Since nothing happens within ASEAN until it is integrated into the appropriate institutional framework, these are important results. ACCEC is now formally responsible for managing the objectives of ASEAN`s e-commerce and digital commerce policy. THE SEOM will have to report regularly on the progress made to ministers and then to heads of state and government. ACCEC`s mission is to cooperate with other ASEAN groups, which are also important to the success of the e-commerce and digital commerce objectives. As the agreement itself indicates, this includes future work in areas such as data protection, intellectual property and facilitation of customs and trade. This commitment has not been made. The final agreement will therefore be greeted with a yawn by many companies, who will probably be quite disappointed by the results contained in the document. A second obstacle to creating a useful agreement for digital commerce was the lack of commitment to the economy. While it is generally preferable to discuss with businesses when negotiating trade issues, in the field of developing e-commerce and in the digital field, it is absolutely essential that public servants constantly discuss ideas with the business community. However, most of the agreement remains at the level of cooperation, particularly with regard to the key elements that are of greatest concern to businesses. These include commitments that will include issues related to ICT infrastructure, the legal and regulatory environment, electronic payment and settlement, trade facilitation, intellectual property rights in the digital age, competition policy, cybersecurity, etc.

The ASEAN e-commerce agreement kicks off the process. Member State governments must continue to seize opportunities at national and regional level in order to effectively achieve the potential growth prospects that will be available in the future. Businesses must be prepared to respond with specific recommendations for their participation in order to contribute to the implementation of effective e-commerce and digital policies for ASEAN. However, as with many things in ASEAN, all is not lost. This agreement is the starting point for a new debate on e-commerce and digital commerce. The agreement will be overseen by senior economic officials (SEOM) and implemented by the ASEAN E-Commerce Coordination Committee (ACCEC). CACCC will coordinate with other ASEAN agencies. In the meantime, ASEAN has begun to make progress in another important area by signing an e-commerce agreement. The deal was concluded in November 2018, but the text was finally published last week. Part of the challenge of developing an agreement that could be important for business is the wide diversity of capacity between ASEAN Member States.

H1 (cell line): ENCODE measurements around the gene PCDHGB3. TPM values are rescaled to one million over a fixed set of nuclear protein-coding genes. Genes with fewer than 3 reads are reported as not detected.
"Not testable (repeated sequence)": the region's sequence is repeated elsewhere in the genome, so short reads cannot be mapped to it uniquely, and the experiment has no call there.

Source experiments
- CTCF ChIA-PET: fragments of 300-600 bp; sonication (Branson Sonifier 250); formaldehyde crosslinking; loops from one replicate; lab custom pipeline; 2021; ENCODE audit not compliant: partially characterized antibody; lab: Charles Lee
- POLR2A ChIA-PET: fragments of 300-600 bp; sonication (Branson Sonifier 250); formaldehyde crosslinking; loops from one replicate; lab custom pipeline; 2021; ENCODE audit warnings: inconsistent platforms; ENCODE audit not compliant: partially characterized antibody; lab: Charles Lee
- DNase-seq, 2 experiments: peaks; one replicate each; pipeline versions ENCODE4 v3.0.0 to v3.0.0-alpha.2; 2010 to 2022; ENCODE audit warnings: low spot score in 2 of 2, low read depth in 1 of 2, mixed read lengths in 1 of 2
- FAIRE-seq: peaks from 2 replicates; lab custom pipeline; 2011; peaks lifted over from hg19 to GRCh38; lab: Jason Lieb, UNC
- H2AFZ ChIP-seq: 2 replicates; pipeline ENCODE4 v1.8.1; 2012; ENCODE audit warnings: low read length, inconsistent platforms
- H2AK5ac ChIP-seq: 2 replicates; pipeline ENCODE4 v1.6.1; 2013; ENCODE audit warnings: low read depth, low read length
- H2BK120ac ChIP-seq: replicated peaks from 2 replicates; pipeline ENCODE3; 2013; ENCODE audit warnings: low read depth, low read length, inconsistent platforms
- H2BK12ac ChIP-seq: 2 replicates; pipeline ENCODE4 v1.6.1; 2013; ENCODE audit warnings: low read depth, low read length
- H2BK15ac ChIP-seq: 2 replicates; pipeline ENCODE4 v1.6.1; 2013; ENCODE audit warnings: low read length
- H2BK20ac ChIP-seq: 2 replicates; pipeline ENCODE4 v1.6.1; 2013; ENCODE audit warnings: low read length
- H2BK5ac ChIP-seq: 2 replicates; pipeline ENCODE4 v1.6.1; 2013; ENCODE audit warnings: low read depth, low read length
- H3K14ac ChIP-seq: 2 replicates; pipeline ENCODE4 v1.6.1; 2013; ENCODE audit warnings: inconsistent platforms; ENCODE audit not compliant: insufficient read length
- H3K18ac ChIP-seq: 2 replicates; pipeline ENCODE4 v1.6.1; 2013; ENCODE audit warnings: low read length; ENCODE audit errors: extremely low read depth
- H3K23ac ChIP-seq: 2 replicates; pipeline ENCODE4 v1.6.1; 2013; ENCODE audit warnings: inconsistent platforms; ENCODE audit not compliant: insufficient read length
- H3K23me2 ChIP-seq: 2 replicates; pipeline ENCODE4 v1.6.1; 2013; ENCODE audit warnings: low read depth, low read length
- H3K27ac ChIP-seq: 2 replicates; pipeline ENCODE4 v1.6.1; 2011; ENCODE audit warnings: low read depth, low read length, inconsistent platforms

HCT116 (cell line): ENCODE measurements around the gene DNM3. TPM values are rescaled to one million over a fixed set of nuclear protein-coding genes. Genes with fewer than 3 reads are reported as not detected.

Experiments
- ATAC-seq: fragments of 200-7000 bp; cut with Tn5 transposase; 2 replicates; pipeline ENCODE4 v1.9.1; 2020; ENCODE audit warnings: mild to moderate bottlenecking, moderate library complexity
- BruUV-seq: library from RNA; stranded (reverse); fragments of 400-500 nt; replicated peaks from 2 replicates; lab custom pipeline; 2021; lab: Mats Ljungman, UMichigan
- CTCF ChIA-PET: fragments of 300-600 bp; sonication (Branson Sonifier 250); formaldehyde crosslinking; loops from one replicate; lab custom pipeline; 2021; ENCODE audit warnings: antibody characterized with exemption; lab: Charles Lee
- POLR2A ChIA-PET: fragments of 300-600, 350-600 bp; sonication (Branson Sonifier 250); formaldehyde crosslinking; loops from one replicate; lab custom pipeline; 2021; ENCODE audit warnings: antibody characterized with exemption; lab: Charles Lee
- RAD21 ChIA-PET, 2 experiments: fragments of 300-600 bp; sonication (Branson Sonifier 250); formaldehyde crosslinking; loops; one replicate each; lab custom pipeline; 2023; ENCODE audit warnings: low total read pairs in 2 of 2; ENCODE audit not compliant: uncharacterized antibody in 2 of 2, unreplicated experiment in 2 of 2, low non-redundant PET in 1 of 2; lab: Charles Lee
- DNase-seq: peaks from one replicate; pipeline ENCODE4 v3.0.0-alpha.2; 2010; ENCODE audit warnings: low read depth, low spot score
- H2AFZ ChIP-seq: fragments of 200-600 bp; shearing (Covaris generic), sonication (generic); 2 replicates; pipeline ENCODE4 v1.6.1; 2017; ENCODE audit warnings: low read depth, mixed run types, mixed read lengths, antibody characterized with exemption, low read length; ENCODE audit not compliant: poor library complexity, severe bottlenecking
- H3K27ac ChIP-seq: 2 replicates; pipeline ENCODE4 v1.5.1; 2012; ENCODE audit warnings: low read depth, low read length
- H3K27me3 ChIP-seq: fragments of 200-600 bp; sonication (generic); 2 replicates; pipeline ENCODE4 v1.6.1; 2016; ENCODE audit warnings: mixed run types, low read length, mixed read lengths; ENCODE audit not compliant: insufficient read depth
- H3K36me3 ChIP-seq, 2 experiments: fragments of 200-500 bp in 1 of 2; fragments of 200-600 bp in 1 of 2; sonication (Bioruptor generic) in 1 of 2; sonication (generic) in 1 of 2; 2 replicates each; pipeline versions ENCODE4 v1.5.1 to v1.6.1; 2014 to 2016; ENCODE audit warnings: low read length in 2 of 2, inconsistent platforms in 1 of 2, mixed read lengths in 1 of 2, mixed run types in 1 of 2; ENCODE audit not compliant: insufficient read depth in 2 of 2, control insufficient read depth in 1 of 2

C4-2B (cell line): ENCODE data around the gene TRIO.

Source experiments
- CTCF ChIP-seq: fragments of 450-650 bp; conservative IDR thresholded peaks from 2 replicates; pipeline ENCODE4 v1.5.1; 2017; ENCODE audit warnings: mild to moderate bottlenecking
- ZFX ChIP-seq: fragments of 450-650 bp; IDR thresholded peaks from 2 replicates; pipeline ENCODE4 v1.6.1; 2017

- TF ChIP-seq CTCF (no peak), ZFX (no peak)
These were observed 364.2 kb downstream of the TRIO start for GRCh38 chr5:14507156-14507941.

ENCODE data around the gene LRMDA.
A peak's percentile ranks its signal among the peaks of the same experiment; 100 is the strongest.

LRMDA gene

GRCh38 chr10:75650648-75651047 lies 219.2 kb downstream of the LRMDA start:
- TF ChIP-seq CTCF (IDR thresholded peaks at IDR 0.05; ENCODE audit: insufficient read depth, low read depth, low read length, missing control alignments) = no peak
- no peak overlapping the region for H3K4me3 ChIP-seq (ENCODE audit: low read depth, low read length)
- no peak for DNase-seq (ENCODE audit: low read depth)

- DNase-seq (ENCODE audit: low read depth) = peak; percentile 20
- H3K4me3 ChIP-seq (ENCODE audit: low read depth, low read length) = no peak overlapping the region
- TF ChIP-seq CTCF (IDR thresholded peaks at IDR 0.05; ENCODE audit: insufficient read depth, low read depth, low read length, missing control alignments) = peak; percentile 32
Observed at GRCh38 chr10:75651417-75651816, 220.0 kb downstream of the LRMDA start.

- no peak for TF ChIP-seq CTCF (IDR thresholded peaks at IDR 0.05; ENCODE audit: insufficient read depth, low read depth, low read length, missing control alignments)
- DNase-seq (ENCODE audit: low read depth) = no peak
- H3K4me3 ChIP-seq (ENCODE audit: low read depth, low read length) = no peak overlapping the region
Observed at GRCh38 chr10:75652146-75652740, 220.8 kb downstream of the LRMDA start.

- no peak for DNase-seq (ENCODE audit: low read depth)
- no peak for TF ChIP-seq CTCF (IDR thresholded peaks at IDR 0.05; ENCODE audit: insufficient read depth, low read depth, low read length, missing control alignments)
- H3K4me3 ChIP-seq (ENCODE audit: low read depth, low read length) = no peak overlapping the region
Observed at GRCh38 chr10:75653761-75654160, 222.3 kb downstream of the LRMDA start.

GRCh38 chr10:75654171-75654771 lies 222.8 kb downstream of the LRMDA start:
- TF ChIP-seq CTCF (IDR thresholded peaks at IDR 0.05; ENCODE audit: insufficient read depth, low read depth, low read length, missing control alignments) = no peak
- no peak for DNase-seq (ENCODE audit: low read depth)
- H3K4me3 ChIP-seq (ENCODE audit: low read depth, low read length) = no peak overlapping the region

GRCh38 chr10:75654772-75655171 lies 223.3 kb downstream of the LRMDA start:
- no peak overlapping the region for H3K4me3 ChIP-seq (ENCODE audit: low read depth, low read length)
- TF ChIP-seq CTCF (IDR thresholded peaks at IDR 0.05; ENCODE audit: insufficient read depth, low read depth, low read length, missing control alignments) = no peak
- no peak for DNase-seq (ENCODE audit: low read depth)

This is of course a recurring challenge for ASEAN, but the distance between ASEAN countries is particularly evident in the digital space. Even the state of knowledge between officials responsible for artisanal policy can vary considerably. It is therefore necessary for ASEAN to begin to address e-commerce and digital trade in a regional way. The Google/Temasek report outlines benefits that are already being paid to the region, even though there are no coordinated policies. These include $23 billion in e-commerce sales from 120 million buyers, $30 billion for online travel services and $8 billion for online transportation and food supply by 35 million users who carry more than 8 million trips per day. Keeping these innovative goods and services moving and paying the price for them will be essential for ASEAN in the future. Most of the nearly 2500 MSMEs participating in our Asia Pacific MSME Trade Coalition (AMTC) are active in e-commerce and digital commerce. Although not all of them are based in ASEAN, many people are committed to or support the